FIFA 97 was released in 1996 for the PC, Mega Drive, SNES, Sega Saturn and the PlayStation. I can’t sit here and tell you it was a great game, because it wasn’t. It played unbelievably slow, almost to the point where you could fall asleep whilst playing it. Why is it on my list then? Because indoor bloody football, that’s why. Yes, FIFA 97 was the FIFA you remember that features a six-a-side indoor football mode which was much more fun to play than the usual 11-a-side affair. Why this hasn’t been integrated into football games since I will never know.
International Superstar Soccer 64
Released on the N64 in 1997, International Superstar Soccer was an upgraded version of the SNES title International Superstar Soccer Deluxe. Although it had fake player names, it looked and played incredible, with IGN calling it the “most-playable, best looking, and most responsive soccer game yet”. It is the single, sole reason why my dad bought an N64 for us to play, and I have a very fond memory of hogging the N64 demo console in GAME with him for a ridiculous amount of time playing this game.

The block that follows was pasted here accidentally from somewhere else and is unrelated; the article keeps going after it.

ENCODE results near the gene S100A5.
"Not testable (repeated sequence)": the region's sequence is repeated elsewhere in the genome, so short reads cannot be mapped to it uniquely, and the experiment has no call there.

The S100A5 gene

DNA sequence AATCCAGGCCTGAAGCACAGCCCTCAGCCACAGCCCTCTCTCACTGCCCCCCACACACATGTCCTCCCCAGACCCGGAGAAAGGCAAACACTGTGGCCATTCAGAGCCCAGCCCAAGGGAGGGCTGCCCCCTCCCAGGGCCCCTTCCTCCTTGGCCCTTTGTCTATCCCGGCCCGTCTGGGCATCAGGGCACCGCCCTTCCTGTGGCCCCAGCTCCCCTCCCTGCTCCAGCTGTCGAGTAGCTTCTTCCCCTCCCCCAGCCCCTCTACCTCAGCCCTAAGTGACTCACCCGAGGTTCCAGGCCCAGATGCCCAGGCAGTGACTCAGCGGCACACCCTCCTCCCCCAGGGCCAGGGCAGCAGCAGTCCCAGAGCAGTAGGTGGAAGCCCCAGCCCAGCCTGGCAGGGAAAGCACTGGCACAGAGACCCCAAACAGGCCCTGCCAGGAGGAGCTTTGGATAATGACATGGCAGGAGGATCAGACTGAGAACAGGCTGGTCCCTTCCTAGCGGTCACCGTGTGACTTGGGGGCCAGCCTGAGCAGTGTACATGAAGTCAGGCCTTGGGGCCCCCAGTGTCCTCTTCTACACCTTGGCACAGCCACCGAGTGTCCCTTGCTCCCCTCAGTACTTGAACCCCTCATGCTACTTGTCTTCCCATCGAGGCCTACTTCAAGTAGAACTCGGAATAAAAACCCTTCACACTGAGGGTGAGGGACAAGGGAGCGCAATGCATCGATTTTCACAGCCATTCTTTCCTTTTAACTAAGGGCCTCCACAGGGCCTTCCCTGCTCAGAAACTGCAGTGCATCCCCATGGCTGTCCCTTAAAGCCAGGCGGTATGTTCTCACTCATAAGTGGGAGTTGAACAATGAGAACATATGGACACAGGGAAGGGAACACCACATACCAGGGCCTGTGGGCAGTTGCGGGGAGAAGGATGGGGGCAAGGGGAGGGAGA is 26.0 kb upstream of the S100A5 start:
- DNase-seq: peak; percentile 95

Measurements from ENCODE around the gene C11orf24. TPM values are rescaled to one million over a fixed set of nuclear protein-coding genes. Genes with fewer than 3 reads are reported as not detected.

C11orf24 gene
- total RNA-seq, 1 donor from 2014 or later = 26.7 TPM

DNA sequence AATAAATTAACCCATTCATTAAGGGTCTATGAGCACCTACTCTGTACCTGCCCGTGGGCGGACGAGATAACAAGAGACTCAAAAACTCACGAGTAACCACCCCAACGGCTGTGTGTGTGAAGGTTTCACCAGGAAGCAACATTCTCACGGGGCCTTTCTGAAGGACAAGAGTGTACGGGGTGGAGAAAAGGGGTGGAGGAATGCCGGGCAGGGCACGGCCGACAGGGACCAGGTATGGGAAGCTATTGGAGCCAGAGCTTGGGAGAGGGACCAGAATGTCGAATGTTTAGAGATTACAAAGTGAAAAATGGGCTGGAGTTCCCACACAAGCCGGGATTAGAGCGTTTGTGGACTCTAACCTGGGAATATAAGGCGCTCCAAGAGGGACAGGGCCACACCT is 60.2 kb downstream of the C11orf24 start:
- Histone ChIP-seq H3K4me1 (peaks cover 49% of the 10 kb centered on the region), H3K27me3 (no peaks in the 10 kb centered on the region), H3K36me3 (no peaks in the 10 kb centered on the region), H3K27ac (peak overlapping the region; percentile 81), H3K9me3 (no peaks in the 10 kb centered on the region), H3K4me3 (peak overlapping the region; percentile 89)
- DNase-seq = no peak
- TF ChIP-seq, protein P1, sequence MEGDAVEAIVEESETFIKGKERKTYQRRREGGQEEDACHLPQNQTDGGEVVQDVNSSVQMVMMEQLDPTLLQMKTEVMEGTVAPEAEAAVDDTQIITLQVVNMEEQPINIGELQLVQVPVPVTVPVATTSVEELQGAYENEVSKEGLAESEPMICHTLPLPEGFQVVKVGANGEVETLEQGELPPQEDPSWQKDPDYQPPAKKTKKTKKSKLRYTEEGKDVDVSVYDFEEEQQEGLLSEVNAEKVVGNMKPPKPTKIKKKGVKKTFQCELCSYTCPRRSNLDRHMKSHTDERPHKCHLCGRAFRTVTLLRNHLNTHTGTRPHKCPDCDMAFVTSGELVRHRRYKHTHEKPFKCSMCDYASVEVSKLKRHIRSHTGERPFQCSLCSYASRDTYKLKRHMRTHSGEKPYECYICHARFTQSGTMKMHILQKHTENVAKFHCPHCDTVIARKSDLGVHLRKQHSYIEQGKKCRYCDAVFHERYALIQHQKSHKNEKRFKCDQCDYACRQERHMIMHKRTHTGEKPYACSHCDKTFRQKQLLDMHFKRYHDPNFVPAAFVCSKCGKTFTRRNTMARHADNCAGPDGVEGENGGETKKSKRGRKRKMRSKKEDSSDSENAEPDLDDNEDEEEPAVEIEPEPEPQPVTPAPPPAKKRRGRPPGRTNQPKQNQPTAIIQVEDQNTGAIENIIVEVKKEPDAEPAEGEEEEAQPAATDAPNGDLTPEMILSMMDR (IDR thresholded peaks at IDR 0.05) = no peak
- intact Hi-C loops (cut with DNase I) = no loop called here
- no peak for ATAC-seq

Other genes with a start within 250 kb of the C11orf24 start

Are you a big fan of Be A Pro/Pro Clubs on FIFA or Become A Legend on PES? Well, you’ve got LiberoGrande to thank for it. This game was letting you play as one player before letting you play as one player was cool. LiberoGrande was created by Namco as an arcade game in 1997 before finding its way to the PlayStation in 1998. Players had fake names with the correct initials, Zinedine Zidane was hilariously known as Zenon Zadkine for example. It had issues, such as a pitch that warped and stretched every time you turned around, but it was revolutionary at the time and gave us such a different experience of a football game that I couldn’t get off it.
International Superstar Soccer 98
Released on the N64 in 1998, ISS 98 was the sequel to the aforementioned ISS 64 and focused on the 1998 World Cup in France. It built on its predecessor in every way, with all teams having their official World Cup kits and player likenesses, although their names were slightly misspelled due to the lack of an official FIFPro License. More importantly, it had a Create-a-Player function, allowing you to create entire squads of your own players, which led to me and my brother creating squads full of our mates to battle it out with on the pitch, much to our amusement. That box with Ravanelli and Paul Ince staring each other down was iconic too.